Before we get going here, I’m going to provide some context around how I view digital publishing. I’m an engineer, and Sortable got into the publishing industry by launching a number of product comparison websites, powered by technology we created. Digital publishing is full of inefficiencies, and we were fortunate to have the engineering resources internally to develop solutions through technology and, as we pivoted, start offering these solutions to others. Publishing is both an art and a science, and publishers need to give as much attention to the science (engineering) as they do to the art (content and marketing). I believe that solving engineering problems, or focusing on the science, of this industry improves the ecosystem for everyone and that building technical solutions to common challenges enables the artists to do their best work.
Sortable Analytics is here! We’re excited about the launch of our comprehensive dashboard and how it can empower publishers and make their lives easier. Right now content, marketing, and revenue operations teams largely sit in separate silos, each with their own tools, staff, and access to engineering resources. We don’t think siloing the three most important areas of your publishing business makes sense, and so the first thing we want to do is help publishers break down those barriers. Enter Sortable Analytics - a platform purpose-built to surface content, marketing, and revenue data in a unified dashboard to help publishers optimize both their yield and ‘non-yield yield’.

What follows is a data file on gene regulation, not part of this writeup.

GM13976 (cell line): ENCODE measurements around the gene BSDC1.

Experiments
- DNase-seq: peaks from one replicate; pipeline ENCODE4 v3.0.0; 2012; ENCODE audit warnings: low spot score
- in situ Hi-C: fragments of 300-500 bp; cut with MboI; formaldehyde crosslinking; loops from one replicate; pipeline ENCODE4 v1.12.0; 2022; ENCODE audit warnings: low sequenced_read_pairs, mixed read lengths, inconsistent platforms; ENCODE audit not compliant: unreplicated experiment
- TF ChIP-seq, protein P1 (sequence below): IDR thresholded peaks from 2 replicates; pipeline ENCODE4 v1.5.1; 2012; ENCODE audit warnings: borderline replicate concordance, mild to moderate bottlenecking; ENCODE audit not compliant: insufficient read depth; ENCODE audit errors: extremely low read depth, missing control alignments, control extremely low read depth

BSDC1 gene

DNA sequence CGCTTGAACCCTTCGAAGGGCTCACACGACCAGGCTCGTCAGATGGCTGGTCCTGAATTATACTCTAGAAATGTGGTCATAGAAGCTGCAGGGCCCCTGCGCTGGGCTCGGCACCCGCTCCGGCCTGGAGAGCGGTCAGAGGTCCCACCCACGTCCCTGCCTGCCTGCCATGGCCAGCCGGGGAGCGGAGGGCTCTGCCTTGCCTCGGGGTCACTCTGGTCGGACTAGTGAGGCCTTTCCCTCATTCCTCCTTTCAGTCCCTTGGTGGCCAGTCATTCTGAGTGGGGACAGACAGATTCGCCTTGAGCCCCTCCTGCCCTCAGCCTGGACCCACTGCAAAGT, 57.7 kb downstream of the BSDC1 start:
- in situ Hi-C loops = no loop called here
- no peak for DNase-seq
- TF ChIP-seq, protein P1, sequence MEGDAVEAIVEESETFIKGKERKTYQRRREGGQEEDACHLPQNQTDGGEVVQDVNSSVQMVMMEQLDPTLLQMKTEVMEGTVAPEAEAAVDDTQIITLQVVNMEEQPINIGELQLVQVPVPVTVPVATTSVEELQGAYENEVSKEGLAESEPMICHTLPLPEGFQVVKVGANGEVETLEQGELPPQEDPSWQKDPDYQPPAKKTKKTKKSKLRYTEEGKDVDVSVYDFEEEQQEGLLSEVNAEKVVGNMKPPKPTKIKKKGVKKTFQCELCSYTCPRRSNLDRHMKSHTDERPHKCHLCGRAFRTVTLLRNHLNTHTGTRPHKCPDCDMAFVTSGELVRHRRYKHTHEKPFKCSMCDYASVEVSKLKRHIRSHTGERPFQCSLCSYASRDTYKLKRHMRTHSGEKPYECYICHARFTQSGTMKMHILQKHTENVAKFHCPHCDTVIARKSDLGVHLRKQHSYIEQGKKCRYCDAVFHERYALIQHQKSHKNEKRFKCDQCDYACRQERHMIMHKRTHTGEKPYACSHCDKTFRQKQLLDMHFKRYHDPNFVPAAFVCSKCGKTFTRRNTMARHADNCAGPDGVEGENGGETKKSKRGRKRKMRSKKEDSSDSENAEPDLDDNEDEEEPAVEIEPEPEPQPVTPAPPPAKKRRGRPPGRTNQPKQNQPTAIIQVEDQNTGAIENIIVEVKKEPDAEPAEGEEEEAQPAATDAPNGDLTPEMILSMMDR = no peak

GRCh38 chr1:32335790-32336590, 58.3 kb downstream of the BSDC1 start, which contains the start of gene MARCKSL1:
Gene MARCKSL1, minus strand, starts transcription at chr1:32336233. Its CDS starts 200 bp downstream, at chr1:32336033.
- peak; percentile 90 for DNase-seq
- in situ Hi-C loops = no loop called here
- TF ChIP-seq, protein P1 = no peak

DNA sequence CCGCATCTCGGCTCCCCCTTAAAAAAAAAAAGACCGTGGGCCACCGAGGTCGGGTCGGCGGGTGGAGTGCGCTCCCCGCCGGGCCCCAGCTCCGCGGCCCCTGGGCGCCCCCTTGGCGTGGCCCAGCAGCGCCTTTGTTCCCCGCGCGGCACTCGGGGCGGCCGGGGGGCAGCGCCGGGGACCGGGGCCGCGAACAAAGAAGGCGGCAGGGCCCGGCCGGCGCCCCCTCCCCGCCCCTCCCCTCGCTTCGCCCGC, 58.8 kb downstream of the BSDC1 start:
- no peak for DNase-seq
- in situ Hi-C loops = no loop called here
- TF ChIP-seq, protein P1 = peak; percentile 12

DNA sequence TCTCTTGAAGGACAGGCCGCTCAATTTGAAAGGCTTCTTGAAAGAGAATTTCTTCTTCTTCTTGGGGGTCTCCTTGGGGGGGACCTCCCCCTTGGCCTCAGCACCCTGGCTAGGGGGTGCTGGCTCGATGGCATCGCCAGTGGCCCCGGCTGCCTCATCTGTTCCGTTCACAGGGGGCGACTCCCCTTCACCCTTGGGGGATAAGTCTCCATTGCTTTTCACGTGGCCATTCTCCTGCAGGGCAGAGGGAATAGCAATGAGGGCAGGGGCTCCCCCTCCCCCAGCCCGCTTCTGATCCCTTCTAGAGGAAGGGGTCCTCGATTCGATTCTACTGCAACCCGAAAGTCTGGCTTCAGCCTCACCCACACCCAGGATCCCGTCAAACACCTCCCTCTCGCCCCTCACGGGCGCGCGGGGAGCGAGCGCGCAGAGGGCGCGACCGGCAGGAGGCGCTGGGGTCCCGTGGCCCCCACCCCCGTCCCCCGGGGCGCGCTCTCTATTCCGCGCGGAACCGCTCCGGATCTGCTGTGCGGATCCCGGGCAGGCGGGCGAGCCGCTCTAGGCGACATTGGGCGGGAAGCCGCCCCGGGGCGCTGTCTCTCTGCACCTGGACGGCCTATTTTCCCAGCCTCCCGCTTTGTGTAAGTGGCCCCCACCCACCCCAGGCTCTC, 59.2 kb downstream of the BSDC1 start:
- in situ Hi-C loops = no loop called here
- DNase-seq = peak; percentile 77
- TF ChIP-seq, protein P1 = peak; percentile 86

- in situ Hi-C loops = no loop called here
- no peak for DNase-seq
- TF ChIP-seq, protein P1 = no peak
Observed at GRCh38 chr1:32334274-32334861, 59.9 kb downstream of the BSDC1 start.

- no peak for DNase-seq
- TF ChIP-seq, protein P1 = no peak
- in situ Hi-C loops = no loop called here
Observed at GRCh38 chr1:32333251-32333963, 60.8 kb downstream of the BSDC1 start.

In what is becoming a common refrain among large publishers, Forbes reports that the rollout of a new internally developed ad tech product “Zeus” by The Washington Post has increased site performance considerably.
Building a successful publishing strategy for millennial audiences is not easy, which is exactly why we included this as an agenda topic at Sortable Publisher Day back in February.
Back in 2015, we walked through a State of the Ad Blocking Nation, an article describing ad blocking, its adoption, and how it might affect businesses that rely on ads for revenue.
It’s now 2017, and the landscape for ad blocking is largely different that what we described two years ago. We’re going to take a look at some updated statistics and news to see what has changed.
Facebook is cracking down on publishers with low quality web page experiences, and this will have a big impact on publishers running content recommendation widgets.
We’re excited to share that we’ve been named one of Canada's Top Small & Medium Employers (SME), part of Mediacorp’s annual ranking of Canada’s Top 100 Employers.
First, what is the difference between the two?
|Auction winner||Highest bidder||Highest bidder|
|Winner pays||Winning bid price||Second highest price|
The current industry standard is the second-price auction: each bidder submits their price for the impression. The highest bid wins, but only pays the price (plus some minor surplus) of the second highest bid.
Sortable had the pleasure of hosting our first ever publisher event at Google New York this past February.